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Death behind the wheel in Iraq
By Sudha Ramachandran

BANGALORE - The US military offensive to recapture control over Fallujah is likely to be a drawn-out affair. While the insurgents might not stand and fight the American ground troops - they can be expected, like all guerrillas to melt away and return to fight another day - they are likely to inflict maximum damage on American soldiers. According to media reports, even as bombs and shells rain on Fallujah, hundreds of suicide bombers are preparing to welcome US Marines and Iraqi forces advancing into the city.

According to a report in the Times of London, about 300 foreign fighters have volunteered as suicide bombers to defend Fallujah. Citing an insurgent commander, the report says that "some [of the suicide bombers] would be used in 118 vehicles already rigged with explosives, others would be waiting in booby-trapped homes for American and Iraqi soldiers hunting from house to house for [Abu Musab] al-Zarqawi's fighters."

Suicide bombings have emerged as an important weapon in the arsenal of militant groups. Their attractiveness as a tactical weapon can be attributed to the fact that they are cost-effective, being low on investment and high on returns. The cost-effectiveness of suicide operations explains their increasing frequency and the expanding geographical area over which they are being mounted.

Iraq has been the scene of hundreds of suicide attacks since the US-led invasion of the country in March, 2003. Prior to the invasion, Iraq had never witnessed suicide attacks; the first Iraqi suicide attack came in the opening days of the war. An Iraqi bomber posing as a taxi driver approached a checkpoint north of Najaf and blew himself and his explosive-filled car up, killing four US soldiers. And in the 20 months since, the number of suicide attacks has spiraled. In fact, the number of people killed in suicide explosions in Iraq in less than two years is said to be far greater than the number of victims killed in suicide bombings in the last four years of the Israel-Palestinian conflict.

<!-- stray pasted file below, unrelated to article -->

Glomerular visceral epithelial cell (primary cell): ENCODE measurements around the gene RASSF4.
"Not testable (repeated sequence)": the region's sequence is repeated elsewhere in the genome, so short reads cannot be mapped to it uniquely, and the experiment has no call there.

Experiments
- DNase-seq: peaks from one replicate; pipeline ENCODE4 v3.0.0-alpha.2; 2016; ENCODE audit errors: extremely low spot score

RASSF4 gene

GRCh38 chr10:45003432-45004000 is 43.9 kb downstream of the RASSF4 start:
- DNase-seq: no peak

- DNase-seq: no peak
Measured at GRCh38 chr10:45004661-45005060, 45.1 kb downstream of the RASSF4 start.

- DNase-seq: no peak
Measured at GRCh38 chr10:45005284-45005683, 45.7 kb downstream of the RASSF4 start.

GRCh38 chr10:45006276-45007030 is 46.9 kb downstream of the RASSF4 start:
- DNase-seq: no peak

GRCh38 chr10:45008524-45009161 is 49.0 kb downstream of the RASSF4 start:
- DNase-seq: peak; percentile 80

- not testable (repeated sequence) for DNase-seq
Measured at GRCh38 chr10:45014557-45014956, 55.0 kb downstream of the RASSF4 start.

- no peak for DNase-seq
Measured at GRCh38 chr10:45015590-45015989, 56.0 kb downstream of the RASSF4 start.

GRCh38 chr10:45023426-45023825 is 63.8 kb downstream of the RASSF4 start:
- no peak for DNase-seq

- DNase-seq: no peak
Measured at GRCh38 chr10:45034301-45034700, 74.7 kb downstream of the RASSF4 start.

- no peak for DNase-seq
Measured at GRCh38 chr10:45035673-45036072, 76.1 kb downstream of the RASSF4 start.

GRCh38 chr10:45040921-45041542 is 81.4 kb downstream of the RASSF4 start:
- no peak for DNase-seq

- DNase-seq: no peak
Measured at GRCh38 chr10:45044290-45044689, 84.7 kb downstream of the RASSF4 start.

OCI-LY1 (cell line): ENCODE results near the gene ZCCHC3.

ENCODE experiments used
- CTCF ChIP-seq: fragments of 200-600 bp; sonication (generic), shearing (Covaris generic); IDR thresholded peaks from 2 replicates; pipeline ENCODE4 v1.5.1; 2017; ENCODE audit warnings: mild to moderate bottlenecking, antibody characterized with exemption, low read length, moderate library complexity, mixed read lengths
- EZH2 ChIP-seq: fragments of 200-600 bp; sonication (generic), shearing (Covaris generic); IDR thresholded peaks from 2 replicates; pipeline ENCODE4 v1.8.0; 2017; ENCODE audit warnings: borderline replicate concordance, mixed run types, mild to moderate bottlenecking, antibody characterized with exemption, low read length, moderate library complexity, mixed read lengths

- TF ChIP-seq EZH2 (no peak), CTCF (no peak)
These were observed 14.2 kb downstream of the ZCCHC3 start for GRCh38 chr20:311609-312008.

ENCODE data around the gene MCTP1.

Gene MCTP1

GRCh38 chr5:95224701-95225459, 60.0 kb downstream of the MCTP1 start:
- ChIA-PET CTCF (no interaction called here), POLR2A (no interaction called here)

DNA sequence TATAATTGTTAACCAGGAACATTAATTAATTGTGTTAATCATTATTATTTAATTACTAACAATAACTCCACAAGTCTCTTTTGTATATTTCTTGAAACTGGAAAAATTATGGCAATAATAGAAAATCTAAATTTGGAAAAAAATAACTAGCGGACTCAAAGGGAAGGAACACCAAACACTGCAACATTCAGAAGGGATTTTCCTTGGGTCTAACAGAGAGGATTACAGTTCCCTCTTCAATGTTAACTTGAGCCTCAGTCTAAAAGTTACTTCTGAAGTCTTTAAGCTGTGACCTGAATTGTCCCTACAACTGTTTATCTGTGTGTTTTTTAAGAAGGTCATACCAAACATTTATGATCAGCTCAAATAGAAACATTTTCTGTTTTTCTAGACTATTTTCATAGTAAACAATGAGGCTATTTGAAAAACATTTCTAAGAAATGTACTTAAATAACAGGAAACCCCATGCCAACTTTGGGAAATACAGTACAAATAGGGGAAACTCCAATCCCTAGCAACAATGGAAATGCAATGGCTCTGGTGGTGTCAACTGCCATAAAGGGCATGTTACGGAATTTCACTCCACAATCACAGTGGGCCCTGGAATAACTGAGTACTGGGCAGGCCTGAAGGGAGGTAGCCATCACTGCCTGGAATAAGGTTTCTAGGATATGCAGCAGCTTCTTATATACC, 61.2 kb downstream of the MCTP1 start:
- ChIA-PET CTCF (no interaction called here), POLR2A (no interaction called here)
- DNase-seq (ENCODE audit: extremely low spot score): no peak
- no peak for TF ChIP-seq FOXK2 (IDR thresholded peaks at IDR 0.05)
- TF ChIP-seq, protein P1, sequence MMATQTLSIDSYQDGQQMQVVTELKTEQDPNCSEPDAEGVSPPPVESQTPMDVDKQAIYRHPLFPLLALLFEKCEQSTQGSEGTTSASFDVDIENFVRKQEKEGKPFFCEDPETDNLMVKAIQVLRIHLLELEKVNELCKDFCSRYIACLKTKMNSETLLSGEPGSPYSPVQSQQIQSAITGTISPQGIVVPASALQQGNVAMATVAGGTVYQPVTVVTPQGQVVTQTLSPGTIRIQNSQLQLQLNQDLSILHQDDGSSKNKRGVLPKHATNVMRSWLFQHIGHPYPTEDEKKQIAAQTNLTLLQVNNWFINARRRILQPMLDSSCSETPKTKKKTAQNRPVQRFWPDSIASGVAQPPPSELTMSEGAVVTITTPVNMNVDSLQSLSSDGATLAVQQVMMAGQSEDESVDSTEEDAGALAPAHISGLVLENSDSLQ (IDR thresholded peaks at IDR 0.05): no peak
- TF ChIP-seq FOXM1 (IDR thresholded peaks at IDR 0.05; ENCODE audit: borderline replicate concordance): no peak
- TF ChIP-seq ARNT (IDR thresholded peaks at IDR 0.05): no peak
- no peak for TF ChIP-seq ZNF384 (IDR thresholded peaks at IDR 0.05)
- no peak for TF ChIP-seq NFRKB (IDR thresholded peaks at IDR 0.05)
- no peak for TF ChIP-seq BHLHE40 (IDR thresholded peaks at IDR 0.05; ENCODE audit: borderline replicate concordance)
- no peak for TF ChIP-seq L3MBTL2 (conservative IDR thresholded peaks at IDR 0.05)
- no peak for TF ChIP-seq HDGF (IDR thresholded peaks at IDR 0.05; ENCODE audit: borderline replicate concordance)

It is interesting to note that successful suicide operations carried out by Palestinians have been followed by celebrations of the bombers' "martyrdom". Posters of each "martyr" appear on the walls of the Occupied Territories, announcements in newspapers read like wedding invitations, the bomber's family members take pride in public in the "martyrdom operation" of their kin and distribute sweets to celebrate.

What follows suicide operations in Iraq is a picture in contrast. There are no public celebrations of martyrdom, which could be because most suicide bombers are, as the US-led coalition claims, foreign fighters - Islamic radicals inspired by or with links to al-Qaeda. Since they do not have kin in Iraq, their deaths go unmarked. If the suicide bombers are indeed Iraqi, then the silence following an operation could be because locals, fearing American retaliation on the family, simply prefer to keep quiet and not celebrate publicly.

But for those suicide operations for which al-Zarqawi's al-Tawhid wal-Jihad (Unity and Holy War) has claimed responsibility, little is known about the identity of the suicide bombers and of those masterminding the missions. What is clear about the suicide bombings is their deadly impact - they have killed hundreds and caused immense terror among the occupation forces, the Iraqi forces as well as ordinary Iraqi people. They seem to have emerged as the coalition force's worst security nightmare.